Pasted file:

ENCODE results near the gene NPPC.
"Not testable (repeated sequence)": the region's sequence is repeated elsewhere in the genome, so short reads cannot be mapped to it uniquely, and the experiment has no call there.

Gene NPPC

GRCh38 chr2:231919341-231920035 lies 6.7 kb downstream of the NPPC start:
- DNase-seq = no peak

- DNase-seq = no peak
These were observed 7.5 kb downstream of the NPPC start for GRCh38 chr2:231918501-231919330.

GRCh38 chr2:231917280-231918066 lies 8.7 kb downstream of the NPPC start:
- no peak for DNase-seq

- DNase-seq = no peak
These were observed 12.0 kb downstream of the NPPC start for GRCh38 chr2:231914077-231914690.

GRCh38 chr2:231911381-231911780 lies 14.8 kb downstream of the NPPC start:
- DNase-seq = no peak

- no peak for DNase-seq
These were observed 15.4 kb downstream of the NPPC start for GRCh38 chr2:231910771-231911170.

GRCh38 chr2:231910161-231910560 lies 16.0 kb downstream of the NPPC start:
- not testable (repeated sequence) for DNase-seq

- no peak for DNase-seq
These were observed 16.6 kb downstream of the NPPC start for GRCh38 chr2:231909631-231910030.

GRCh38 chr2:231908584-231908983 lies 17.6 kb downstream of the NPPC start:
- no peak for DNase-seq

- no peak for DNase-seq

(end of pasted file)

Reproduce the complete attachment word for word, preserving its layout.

ENCODE results near the gene NPPC.
"Not testable (repeated sequence)": the region's sequence is repeated elsewhere in the genome, so short reads cannot be mapped to it uniquely, and the experiment has no call there.

Gene NPPC

GRCh38 chr2:231919341-231920035 lies 6.7 kb downstream of the NPPC start:
- DNase-seq = no peak

- DNase-seq = no peak
These were observed 7.5 kb downstream of the NPPC start for GRCh38 chr2:231918501-231919330.

GRCh38 chr2:231917280-231918066 lies 8.7 kb downstream of the NPPC start:
- no peak for DNase-seq

- DNase-seq = no peak
These were observed 12.0 kb downstream of the NPPC start for GRCh38 chr2:231914077-231914690.

GRCh38 chr2:231911381-231911780 lies 14.8 kb downstream of the NPPC start:
- DNase-seq = no peak

- no peak for DNase-seq
These were observed 15.4 kb downstream of the NPPC start for GRCh38 chr2:231910771-231911170.

GRCh38 chr2:231910161-231910560 lies 16.0 kb downstream of the NPPC start:
- not testable (repeated sequence) for DNase-seq

- no peak for DNase-seq
These were observed 16.6 kb downstream of the NPPC start for GRCh38 chr2:231909631-231910030.

GRCh38 chr2:231908584-231908983 lies 17.6 kb downstream of the NPPC start:
- no peak for DNase-seq

- no peak for DNase-seq